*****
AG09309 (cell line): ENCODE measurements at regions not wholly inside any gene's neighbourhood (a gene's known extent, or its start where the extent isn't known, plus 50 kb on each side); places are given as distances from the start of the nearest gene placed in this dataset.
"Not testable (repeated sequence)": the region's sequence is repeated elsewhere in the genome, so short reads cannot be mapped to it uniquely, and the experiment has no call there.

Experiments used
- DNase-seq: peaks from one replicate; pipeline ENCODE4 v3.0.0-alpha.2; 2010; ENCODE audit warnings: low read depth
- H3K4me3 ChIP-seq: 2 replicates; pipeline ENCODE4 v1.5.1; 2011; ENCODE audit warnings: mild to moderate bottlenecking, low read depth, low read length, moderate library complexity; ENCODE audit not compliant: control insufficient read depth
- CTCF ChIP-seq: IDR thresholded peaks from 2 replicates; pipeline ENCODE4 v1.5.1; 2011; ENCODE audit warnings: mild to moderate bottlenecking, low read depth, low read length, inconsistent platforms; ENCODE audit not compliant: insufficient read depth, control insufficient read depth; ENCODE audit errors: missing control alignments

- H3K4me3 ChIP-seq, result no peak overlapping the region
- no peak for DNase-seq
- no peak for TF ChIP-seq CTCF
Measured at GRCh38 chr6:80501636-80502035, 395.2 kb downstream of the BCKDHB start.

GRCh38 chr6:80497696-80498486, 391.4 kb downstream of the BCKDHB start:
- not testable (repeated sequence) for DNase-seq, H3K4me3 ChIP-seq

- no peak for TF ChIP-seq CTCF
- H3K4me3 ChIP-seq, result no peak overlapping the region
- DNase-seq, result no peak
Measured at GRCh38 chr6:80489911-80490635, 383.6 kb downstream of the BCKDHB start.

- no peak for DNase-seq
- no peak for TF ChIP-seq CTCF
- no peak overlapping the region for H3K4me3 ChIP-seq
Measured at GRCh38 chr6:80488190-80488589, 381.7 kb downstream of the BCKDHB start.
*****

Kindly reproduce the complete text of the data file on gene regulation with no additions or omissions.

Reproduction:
AG09309 (cell line): ENCODE measurements at regions not wholly inside any gene's neighbourhood (a gene's known extent, or its start where the extent isn't known, plus 50 kb on each side); places are given as distances from the start of the nearest gene placed in this dataset.
"Not testable (repeated sequence)": the region's sequence is repeated elsewhere in the genome, so short reads cannot be mapped to it uniquely, and the experiment has no call there.

Experiments used
- DNase-seq: peaks from one replicate; pipeline ENCODE4 v3.0.0-alpha.2; 2010; ENCODE audit warnings: low read depth
- H3K4me3 ChIP-seq: 2 replicates; pipeline ENCODE4 v1.5.1; 2011; ENCODE audit warnings: mild to moderate bottlenecking, low read depth, low read length, moderate library complexity; ENCODE audit not compliant: control insufficient read depth
- CTCF ChIP-seq: IDR thresholded peaks from 2 replicates; pipeline ENCODE4 v1.5.1; 2011; ENCODE audit warnings: mild to moderate bottlenecking, low read depth, low read length, inconsistent platforms; ENCODE audit not compliant: insufficient read depth, control insufficient read depth; ENCODE audit errors: missing control alignments

- H3K4me3 ChIP-seq, result no peak overlapping the region
- no peak for DNase-seq
- no peak for TF ChIP-seq CTCF
Measured at GRCh38 chr6:80501636-80502035, 395.2 kb downstream of the BCKDHB start.

GRCh38 chr6:80497696-80498486, 391.4 kb downstream of the BCKDHB start:
- not testable (repeated sequence) for DNase-seq, H3K4me3 ChIP-seq

- no peak for TF ChIP-seq CTCF
- H3K4me3 ChIP-seq, result no peak overlapping the region
- DNase-seq, result no peak
Measured at GRCh38 chr6:80489911-80490635, 383.6 kb downstream of the BCKDHB start.

- no peak for DNase-seq
- no peak for TF ChIP-seq CTCF
- no peak overlapping the region for H3K4me3 ChIP-seq
Measured at GRCh38 chr6:80488190-80488589, 381.7 kb downstream of the BCKDHB start.